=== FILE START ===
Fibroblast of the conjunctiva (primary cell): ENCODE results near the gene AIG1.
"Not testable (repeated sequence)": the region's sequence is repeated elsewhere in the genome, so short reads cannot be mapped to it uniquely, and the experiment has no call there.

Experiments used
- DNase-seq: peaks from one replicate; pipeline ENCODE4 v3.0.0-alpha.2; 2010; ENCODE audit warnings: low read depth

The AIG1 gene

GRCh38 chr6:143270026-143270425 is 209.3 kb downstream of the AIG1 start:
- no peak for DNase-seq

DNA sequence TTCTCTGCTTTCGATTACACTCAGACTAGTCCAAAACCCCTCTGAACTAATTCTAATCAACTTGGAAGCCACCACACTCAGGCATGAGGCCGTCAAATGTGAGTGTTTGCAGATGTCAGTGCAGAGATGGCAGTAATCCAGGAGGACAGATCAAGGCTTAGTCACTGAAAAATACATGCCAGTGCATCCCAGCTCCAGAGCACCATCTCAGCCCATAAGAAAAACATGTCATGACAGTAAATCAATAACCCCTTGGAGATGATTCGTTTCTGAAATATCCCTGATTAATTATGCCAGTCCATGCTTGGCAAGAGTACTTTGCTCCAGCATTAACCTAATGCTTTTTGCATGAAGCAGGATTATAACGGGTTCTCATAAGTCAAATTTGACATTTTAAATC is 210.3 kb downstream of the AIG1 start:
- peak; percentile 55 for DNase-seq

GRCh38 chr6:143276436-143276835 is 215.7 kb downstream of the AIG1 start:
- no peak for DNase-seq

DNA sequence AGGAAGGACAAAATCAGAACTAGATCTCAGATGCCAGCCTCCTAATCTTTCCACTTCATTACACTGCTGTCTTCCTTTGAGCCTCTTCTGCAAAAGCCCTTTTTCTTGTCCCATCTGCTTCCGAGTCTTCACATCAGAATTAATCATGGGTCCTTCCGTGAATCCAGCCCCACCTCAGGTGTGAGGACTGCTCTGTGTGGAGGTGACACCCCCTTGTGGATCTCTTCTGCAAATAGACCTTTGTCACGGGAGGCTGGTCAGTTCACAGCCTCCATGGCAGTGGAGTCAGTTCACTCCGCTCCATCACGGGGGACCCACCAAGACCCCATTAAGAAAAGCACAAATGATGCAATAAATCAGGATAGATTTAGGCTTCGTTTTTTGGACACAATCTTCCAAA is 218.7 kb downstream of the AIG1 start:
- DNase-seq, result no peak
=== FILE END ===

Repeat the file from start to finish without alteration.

Fibroblast of the conjunctiva (primary cell): ENCODE results near the gene AIG1.
"Not testable (repeated sequence)": the region's sequence is repeated elsewhere in the genome, so short reads cannot be mapped to it uniquely, and the experiment has no call there.

Experiments used
- DNase-seq: peaks from one replicate; pipeline ENCODE4 v3.0.0-alpha.2; 2010; ENCODE audit warnings: low read depth

The AIG1 gene

GRCh38 chr6:143270026-143270425 is 209.3 kb downstream of the AIG1 start:
- no peak for DNase-seq

DNA sequence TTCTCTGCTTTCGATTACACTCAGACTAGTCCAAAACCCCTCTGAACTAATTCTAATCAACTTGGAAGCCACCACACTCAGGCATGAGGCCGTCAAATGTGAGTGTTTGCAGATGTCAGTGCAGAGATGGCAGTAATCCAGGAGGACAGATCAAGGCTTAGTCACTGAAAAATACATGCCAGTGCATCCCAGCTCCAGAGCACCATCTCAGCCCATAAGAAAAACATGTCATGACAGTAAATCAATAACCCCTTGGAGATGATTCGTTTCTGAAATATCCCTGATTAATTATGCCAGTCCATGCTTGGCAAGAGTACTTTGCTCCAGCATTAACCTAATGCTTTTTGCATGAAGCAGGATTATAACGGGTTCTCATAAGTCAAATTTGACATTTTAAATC is 210.3 kb downstream of the AIG1 start:
- peak; percentile 55 for DNase-seq

GRCh38 chr6:143276436-143276835 is 215.7 kb downstream of the AIG1 start:
- no peak for DNase-seq

DNA sequence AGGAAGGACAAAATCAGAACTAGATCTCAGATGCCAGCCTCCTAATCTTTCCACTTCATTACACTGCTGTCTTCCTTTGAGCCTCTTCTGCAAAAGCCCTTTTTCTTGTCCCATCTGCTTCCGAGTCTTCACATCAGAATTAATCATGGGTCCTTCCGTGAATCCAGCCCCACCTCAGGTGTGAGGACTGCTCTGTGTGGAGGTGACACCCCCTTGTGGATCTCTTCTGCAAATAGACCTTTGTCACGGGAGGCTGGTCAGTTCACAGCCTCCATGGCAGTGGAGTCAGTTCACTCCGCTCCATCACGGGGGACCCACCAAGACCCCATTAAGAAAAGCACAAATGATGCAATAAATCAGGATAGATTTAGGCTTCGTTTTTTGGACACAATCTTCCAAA is 218.7 kb downstream of the AIG1 start:
- DNase-seq, result no peak